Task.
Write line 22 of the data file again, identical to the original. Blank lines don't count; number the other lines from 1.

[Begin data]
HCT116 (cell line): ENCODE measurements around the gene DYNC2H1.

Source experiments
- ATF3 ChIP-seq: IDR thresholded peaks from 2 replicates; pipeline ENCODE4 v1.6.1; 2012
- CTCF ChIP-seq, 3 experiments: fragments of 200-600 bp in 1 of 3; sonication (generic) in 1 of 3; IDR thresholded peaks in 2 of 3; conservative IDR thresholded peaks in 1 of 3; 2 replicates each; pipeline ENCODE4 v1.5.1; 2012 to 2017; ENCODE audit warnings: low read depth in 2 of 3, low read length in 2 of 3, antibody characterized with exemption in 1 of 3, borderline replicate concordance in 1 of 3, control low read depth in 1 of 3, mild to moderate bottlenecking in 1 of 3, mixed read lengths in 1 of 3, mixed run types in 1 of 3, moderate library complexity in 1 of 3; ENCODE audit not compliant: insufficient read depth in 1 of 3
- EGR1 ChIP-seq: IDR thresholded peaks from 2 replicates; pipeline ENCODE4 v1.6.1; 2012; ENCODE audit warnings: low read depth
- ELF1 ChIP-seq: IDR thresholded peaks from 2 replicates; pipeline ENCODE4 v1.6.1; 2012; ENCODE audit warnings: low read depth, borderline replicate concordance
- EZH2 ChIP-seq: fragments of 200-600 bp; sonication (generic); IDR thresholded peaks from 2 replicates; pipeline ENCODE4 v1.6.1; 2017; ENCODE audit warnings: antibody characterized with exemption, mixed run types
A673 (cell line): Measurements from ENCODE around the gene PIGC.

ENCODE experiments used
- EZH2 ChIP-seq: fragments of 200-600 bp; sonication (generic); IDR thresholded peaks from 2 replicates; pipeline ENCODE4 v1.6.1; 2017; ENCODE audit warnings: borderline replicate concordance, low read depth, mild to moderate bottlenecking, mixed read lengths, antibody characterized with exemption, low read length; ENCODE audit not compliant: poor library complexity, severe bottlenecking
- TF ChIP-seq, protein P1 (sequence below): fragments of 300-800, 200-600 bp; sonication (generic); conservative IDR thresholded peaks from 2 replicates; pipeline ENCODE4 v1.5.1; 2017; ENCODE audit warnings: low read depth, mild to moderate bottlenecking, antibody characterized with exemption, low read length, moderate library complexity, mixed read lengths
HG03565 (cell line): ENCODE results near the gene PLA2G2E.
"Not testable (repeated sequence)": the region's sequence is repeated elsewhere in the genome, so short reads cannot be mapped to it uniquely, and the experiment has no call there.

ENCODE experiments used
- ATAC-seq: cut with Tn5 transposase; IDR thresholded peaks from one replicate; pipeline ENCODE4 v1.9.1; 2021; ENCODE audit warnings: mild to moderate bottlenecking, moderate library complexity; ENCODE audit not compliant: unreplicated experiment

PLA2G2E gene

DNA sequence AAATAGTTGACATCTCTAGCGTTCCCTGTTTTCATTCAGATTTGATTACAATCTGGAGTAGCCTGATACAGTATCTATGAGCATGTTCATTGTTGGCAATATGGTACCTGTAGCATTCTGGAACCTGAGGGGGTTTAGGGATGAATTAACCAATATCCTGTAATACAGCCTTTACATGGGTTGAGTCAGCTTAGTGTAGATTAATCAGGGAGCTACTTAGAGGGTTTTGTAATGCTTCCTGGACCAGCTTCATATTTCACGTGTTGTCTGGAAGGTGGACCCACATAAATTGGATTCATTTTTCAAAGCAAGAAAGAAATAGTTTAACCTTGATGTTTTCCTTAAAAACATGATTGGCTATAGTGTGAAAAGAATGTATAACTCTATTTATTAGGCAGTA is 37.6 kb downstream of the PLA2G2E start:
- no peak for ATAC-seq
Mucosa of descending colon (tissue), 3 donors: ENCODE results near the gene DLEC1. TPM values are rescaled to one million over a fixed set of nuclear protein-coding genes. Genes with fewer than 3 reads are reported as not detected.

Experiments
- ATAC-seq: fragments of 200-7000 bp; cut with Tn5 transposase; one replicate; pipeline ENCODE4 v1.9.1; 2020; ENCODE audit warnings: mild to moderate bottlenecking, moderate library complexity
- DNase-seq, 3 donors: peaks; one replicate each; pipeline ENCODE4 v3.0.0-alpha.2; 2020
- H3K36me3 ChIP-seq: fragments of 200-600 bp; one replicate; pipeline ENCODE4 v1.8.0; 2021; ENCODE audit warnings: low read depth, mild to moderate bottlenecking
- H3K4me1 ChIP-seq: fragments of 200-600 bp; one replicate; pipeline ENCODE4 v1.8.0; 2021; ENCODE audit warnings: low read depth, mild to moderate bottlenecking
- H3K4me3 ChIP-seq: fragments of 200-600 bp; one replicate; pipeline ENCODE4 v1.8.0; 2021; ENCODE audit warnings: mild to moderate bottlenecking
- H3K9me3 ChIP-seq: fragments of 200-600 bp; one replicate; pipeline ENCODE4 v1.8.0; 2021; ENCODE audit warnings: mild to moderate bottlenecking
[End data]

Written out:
- DNase-seq, 3 donors: peaks; one replicate each; pipeline ENCODE4 v3.0.0-alpha.2; 2020